Charity begins at home

14 Oct 2019|Rob Petre

  • Library, Arts & Archives

The oldest record still held by the Hall’s archives is the ‘New Leiger [Ledger] Book’ started by Stephen Penton (Principal, 1675-1684) when he took over the Hall from Thomas Tullie. As well as more formal accounts for Hall business (items include repairing the boghouse) and lists of Hall valuables, a later Principal, John Mill (1685-1707) kept an account of charity money given away by him during the year 1689-1690 – although his account keeping is more scruffy than is usually the case.

Poor French Protestant
'To a poor French Protestant'. Copyright: St Edmund Hall Archives

Reading these haphazard accounts reveals some fascinating details about life in the 1680s. Most of the entries are for the generic ‘poor’, with few names but occasionally some detail is given: a minister’s widow of Little Compton in Warwickshire is given five shillings, as is a minister’s widow with her children; three other donations to ministers’ widows are listed. Among the named recipients are “Goody Becham”, “Goody Parker” and “Old Crow”. It must be assumed that many of these entries for the poor are for local men and women (with one entry specifically for poor housekeepers in the parish of St Peter in the East) but there are disbursements for Norfolk, Kingston, Stafford and for “Poor people in Yorkshire”. This last entry is for 5s – not a lot for the paupers of so large a county.

Mill also seemed concerned for the welfare of prisoners: those in the main Oxford prison were given 5s and those in the Bocardo at North Gate received £1, while a prisoner for debt received 2s 6d. (As an aside, it has been claimed that the word Bocardo derives from ‘bochord’, the Old English word for an archive store, although this is not confirmed by the Oxford English Dictionary).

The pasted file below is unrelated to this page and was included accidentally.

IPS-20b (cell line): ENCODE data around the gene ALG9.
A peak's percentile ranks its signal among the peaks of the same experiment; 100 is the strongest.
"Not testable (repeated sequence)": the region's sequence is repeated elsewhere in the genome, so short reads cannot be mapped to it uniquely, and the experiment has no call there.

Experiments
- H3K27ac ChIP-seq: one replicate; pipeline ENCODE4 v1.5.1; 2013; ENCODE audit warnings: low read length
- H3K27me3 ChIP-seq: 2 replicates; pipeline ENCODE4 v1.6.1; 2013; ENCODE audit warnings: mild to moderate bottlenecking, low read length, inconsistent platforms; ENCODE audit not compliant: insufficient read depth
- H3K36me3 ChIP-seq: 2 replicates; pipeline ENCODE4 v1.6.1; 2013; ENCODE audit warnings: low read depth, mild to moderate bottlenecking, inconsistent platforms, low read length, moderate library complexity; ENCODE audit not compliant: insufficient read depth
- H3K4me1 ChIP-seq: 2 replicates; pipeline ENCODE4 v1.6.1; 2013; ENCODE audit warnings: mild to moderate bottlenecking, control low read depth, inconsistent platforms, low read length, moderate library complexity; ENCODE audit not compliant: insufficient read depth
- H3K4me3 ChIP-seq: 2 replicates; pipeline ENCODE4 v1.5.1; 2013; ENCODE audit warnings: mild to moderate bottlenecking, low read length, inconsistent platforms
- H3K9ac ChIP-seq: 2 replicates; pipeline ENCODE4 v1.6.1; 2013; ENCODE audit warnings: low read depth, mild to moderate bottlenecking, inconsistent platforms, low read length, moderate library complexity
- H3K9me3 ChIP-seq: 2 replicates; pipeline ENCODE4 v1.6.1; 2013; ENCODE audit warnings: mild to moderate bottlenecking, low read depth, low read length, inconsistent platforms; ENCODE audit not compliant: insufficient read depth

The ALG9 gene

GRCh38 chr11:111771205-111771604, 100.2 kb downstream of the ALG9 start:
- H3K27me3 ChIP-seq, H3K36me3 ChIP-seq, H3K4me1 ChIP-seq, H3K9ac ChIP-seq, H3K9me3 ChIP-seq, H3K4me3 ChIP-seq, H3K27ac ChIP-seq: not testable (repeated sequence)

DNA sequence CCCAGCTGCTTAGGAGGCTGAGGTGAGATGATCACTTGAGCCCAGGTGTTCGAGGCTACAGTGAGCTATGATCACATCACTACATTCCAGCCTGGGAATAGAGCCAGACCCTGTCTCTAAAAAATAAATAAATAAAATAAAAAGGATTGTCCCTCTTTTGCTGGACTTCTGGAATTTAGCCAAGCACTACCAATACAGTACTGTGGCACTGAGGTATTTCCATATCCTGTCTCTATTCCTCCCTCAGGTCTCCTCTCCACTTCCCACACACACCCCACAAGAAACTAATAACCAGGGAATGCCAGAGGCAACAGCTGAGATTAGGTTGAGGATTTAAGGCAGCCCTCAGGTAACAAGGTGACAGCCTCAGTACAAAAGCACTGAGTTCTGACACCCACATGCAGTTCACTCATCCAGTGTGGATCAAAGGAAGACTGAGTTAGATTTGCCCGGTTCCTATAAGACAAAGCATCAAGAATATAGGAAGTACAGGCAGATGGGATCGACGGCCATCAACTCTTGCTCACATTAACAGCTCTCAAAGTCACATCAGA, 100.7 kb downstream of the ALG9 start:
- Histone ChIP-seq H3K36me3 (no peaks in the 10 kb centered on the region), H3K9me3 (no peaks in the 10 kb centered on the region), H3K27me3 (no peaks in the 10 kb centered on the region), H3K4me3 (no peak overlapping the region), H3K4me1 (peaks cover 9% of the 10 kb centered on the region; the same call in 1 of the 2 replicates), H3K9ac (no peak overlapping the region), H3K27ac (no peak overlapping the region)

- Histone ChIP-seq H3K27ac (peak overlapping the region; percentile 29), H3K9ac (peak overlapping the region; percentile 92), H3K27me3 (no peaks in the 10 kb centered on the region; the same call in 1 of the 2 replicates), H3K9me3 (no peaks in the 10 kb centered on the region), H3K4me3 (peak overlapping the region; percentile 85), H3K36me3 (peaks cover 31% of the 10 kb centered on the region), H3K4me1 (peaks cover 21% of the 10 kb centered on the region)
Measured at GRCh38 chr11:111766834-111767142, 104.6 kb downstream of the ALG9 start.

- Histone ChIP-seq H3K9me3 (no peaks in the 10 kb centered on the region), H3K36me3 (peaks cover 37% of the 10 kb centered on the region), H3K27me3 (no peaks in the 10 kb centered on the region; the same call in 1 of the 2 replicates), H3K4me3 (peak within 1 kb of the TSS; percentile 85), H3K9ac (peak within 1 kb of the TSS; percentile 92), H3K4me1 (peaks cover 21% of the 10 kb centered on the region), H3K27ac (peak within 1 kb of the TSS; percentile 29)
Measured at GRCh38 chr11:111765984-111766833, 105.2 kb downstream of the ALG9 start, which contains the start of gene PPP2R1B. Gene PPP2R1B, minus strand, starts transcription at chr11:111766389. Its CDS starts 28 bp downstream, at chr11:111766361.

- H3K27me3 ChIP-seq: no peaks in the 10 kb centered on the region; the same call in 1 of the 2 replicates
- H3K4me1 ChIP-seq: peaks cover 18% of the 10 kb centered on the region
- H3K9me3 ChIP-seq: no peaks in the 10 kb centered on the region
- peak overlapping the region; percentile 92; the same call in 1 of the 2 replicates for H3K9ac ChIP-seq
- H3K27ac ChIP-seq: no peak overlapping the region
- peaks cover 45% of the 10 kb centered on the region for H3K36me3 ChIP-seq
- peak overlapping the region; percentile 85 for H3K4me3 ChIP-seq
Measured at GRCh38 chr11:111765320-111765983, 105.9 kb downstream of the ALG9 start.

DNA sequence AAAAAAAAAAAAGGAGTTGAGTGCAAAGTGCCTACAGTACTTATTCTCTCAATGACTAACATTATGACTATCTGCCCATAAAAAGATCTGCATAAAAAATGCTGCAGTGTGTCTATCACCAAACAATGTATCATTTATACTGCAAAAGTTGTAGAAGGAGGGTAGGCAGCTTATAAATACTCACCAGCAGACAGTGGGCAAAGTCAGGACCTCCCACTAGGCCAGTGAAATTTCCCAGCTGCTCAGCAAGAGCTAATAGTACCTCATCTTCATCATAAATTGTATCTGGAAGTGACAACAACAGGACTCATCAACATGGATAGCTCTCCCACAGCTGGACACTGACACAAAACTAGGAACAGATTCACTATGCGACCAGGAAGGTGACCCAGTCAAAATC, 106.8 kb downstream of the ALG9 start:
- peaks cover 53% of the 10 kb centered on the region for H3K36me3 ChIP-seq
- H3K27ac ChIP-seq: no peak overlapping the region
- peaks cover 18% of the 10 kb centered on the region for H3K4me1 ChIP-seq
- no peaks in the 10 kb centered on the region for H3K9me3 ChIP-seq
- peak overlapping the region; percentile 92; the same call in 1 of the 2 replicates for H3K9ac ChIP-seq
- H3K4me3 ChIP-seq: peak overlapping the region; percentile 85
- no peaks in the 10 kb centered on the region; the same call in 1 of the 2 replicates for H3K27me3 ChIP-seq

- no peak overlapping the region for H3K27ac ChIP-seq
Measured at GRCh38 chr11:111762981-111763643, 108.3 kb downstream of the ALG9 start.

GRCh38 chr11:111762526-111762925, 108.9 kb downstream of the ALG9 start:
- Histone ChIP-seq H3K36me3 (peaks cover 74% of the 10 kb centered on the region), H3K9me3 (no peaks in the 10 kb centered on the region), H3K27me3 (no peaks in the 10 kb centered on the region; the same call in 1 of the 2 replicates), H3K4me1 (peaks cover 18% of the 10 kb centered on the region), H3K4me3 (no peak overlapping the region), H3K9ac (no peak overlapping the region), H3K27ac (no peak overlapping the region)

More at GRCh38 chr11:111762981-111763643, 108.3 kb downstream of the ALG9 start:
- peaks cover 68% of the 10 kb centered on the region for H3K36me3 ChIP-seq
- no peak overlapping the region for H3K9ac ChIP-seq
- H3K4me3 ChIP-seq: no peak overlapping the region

The accounts show how fire was a real problem; one poor man is given 2s 6d when he is burnt out of his house, as are poor people of Weston whose house was lost in the same way; and after what seems like a major fire in St Clements, Oxford, Mill donated £2 2s 6d to the cause.

It is funny how national and international events can be recorded in such local, administrative archives: 2 officers from the disbanded army in Ireland are paid 10s; a ‘poor Grecian’ is given 5s; and the Hall gave 5s via an intermediary called Squib for a man to be redeemed from slavery in Algiers. (Redeeming such slaves is a common entry in accounts for this period, which may seem a bit odd – but in the 17th century a group of Barbary pirates operated with impunity in the Bristol Channel and the strange story of the Campden Wonder includes a 70 year old man kidnapped in 1660 into Turkish slavery, from rural Gloucestershire). Mill also helped out French refugees, namely 2 poor French men, a French woman and her children and a ‘poor French Protestant’ (see image), presumably a Huguenot fleeing the increasing intolerance of Louis XIV after he had revoked the Edict of Nantes that had safeguarded certain Protestant rights in France.

But some of the entries bring the charity much closer to home; 2s 6d for a ‘poor woman belonging to Edmund Hall kitchen’, 2s to the ‘poor woman who washes the dishes’ in the Hall and £1 to Nicholas Cox, the Hall Manciple (sort of the equivalent of the Domestic Bursar) on his leaving Oxford. Mill also paid £3 9s 6d for one Woods to cure Roberts – possibly Edward Roberts, a poor student from Wales who matriculated in May 1690.

As is often the way with archives, there are always questions that I cannot seem to answer – who was Jacobs, who received 2s 6d? Is he the same man as Jacob, who benefited from 12 separate gifts, receiving in total £1 17s 7d? (See the picture of the scruffy accounts for some of the entries). And whose “scholeing” is being paid for on a monthly basis as a charity? If only we had more records for Principal Mill, but sadly we don’t. We only have these accounts and the material he gathered for a scholarly edition of the Epistle of St Barnabas, unpublished at the time of his death in 1707.

For comparison purposes, a wage of £1 in 1690 is roughly equivalent to a wage of £2000 today; so a gift of 2s 6d is about £250 – see https://www.measuringworth.com/calculators/ukcompare/

Scruffy Accounting
'Scruffy accounting'. Copyright: St Edmund Hall Archives

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